After the Thin Man

1936

Comedy / Crime / Mystery

40
IMDb Rating 7.7 10 9,550

Synopsis


Downloaded times
February 12, 2021

Director

Cast

Asta as Asta
James Stewart as David Graham
Myrna Loy as Nora Charles
William Powell as Nick Charles
720p.BLU 1080p.BLU
1.01 GB
1280*720
English 2.0
NR
23.976 fps
112 min
P/S N/A / N/A
1.87 GB
1920×1080
English 2.0
NR
23.976 fps
112 min
P/S N/A / N/A

Movie Reviews

Reviewed by reve-2 9 / 10 / 10

Excellent

Although this film was released in 1936, it is as entertaining and fresh today as ever, and is certainly much better than any of the over-long and over-produced movies that Hollywood produces today. This is the second in the excellent "Thin Man" series and the viewer can see that the series is really in full stride. The delightful cast of street types who are old friends and cronies of Nick's are a joy to watch. The interplay between William Powell and Myrna Loy has never been matched and is to be treasured. What a great surprise for me to see Penny Singelton, who later played "Blondie" in that long running series. Ms. Singelton sings and dances up a storm as a cabaret performer and she is an integral character in the plot of this engrossing "whodunnit". Another nice surprise for me was seeing Jimmy Stewart in one of his earlier roles. He definitely had leading man type looks. As per usual, Powell, as Nick Charles, unmasks the murderer in the climatic scene where all suspects, the police, and assorted others are present. In most movies, I tend to find pets rather annoying as they distract from the plot of the film. But, for me, Asta is the one exception to this thesis. He is so entertaining and no Thin Man movie would be complete without his antics. In summary, all I can say is that this is a SUPERB film. Catch it on Turner Classic Movies or find a video at your' favorite store or online retailer.

Reviewed by mrsastor 8 / 10 / 10

The best of the six Thin Man films

Of the six entries in "The Thin Man" series that were released between 1934-1947, none of which are bad, this one is the best. This second entry has the most plausible story, best cinematography (San Francisco on a cold foggy New Year's Eve night), and is perhaps the most amusing of the lot. This episode is noticeably longer than the other six, mostly due to an extensive homecoming sequence that opens the film, but this does not detract from the film in any way. And if you are a fan of Asta's, he gets more screen time in this outing than any of the others (interestingly, in Dashelle Hammett's book, Asta is female). Of course the chemistry on screen between Myrna Loy and William Powell is unsurpassed, that's why they would ultimately be cast together in 14 films during their careers. Besides the early and very well done performance of James Stewart, look for a young and brunette Penny Singleton (later "Blondie"), billed under her real name of Dorothy McNulty, playing the role of Polly for all it's worth. It's also fun to remember when you're watching veteran character actress Jessie Ralph play the stodgy Aunt Katherine, you are looking at a woman who was born during the Civil War. All of the key Thin Man ingredients are here: a clever who-dun-it (with more suspects than any other Thin Man film), beautiful photography, exquisite fashions and decor, jokes as dry and plentiful as the martinis, a performance or two of the popular music of the day, and an ending that will surprise you. As I said, all of these Thin Man films are great fun, but this one is the best.

Reviewed by gaityr 8 / 10 / 10

Nick & Nora: "...a hard habit to get out of!"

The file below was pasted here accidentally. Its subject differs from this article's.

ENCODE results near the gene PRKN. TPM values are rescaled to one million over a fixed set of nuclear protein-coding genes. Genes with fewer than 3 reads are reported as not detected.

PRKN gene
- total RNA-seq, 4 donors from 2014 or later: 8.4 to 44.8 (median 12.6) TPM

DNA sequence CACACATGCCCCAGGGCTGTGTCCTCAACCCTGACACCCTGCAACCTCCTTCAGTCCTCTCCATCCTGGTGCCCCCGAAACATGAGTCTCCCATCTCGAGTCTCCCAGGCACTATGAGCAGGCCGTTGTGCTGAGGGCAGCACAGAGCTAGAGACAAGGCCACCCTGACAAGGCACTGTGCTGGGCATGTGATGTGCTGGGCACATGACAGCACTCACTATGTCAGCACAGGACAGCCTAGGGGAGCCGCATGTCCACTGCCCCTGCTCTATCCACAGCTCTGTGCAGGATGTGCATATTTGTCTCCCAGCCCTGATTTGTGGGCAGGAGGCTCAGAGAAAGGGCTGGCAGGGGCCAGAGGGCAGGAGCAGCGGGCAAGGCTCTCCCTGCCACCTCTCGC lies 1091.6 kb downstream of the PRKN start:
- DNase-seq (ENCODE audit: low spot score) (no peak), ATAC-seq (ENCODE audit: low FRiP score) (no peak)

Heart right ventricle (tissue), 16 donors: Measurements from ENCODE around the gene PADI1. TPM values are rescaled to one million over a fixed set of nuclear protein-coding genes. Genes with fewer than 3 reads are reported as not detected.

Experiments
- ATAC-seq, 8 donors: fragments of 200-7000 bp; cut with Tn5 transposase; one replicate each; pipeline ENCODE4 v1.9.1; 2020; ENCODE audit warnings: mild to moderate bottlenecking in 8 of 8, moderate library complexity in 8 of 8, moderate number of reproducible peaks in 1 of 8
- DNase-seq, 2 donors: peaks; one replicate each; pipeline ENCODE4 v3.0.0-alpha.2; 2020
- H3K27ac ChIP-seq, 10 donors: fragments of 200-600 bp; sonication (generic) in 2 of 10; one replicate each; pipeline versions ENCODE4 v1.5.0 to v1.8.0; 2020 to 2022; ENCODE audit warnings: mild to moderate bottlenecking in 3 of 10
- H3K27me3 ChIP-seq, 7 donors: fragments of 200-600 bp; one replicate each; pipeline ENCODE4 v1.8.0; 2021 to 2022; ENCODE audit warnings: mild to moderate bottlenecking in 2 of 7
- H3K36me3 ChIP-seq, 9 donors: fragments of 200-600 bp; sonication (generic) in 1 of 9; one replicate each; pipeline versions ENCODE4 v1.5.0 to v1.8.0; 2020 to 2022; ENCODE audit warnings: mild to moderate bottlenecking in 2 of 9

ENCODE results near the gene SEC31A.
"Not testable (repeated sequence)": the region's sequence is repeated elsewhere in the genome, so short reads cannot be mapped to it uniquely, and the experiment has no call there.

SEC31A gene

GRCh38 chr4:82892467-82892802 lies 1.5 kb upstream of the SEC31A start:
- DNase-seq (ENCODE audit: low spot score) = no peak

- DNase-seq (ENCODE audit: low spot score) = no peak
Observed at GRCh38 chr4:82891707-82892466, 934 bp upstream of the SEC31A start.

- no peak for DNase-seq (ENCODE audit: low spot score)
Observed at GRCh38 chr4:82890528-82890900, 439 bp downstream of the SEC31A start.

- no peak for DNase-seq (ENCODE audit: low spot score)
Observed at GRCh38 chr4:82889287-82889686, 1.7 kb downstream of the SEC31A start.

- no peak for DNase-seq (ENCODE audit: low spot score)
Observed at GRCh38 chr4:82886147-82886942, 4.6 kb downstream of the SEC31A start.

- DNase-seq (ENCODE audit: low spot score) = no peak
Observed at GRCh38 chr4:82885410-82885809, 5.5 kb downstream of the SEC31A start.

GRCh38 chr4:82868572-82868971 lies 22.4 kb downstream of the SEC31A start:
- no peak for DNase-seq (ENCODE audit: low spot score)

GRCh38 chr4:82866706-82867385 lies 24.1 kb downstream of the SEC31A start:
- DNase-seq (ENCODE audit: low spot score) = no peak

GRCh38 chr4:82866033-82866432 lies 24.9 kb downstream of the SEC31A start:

Very few sequels ever live up to the film that started the entire franchise--AFTER THE THIN MAN, second in a series of six films starring William Powell and Myrna Loy as Detective Nick Charles and his inquisitive, charming wife Nora, is one of those that just about manages it. It brings back the characters we've gotten to know in the first film, THE THIN MAN, and subjects them to even more wacky criminal hijinks. This time, Nick (Powell) and Nora (Loy) return to San Francisco just in time for a surprise New Year's Eve party (at which no one recognises them, ironically enough!). However, Nora's dour Aunt Katherine (Jessie Ralph) spoils Nick's plans to spend New Year's Eve blissfully alone--and most likely inebriated--by inviting the couple to her house to help Nora's cousin Selma (Elissa Landi). Selma's husband Robert (Alan Marshal) has been missing for days, off with Polly Byrnes (Penny Singleton), a nightclub entertainer at the Lychee Club owned by Dancer (Joseph Calleia). David Graham, Selma's erstwhile but painfully rejected fiance, still apparently holds a torch for Selma, and Robert gleefully blackmails David in return for a promise to leave his own wife. Little does Robert know that he is very much part of a web of intrigue, about to be cheated himself by Polly and Dancer, and he inevitably ends up as the murder case for the rest of the film. The great part about this film is that the murder case actually does keep one in suspense, even if one knows the identity of the murderer before watching the film for the first time, as I did. It keeps you guessing about why and where, and the entire cast of supporting characters, as in the first Thin Man film, are shrouded in mystery and suspicion. It could be anyone of them, and in a trademark revelation scene at the very end, Nick gathers the whole assembly of players to catch the murderer red-handed, as it were. Throw this cleverly-written murder mystery in with a healthy heaping of literate dialogue, thrown out only as William Powell and Myrna Loy can, and you get a classy film that hints at crime, love, sex, power and hatred without ever needing to resort to cheaper tricks. It's great to meet these characters again: Nick, constantly inebriated and the epitome of gentlemanly cool as usual (witness the scene in which Dancer causes a blackout and a great deal of loud scuffling and gunshots are heard in the darkness--Nick is calmly making a phone call under the table, amidst all the chaos); Nora, the charming, understanding modern wife who's game for anything that Nick can dream up (unless, of course, he locks her into the bathroom to prevent her from tagging along)... and of course, Asta, who we discover has his own family (made up of Mrs. Asta and the cutest puppies one can imagine) that he's trying very hard to protect. As with the previous Thin Man film, however, AFTER THE THIN MAN combines a great mystery story with a very real portrayal of the marriage everyone wished they had. It's no small wonder that menfolk in the 1930s used to form 'Men Must Marry Myrna' Clubs--she's able to stand up to her man whenever necessary, and even when she's chattering through the night evidently hungering for Nick's scrambled eggs, Myrna Loy's Nora Charles is one of the cutest female characters ever created. One of the best scenes would undeniably be when Nick realises he's kissed someone else on the stroke of midnight, so goes on a quest for Nora. He finds her and she asks him if he has any New Year's complaints or resolutions; he does have a complaint and gravely informs her of it. She nods seriously in agreement and says, "Must scold. Must nag. Mustn't be too pretty in the mornings." I won't spoil the ending of the film, but Nora's own revelation to Nick as they take the train back to New York is also as touching and sweet as can be imagined. If you're up for a good romance story, or a good murder mystery, or better yet, a combination of the two, you really couldn't go wrong with this second installment in the Thin Man series. Try your best to get your hands on the first film, but AFTER THE THIN MAN is truly a sequel that does the original film and the franchise to follow proud.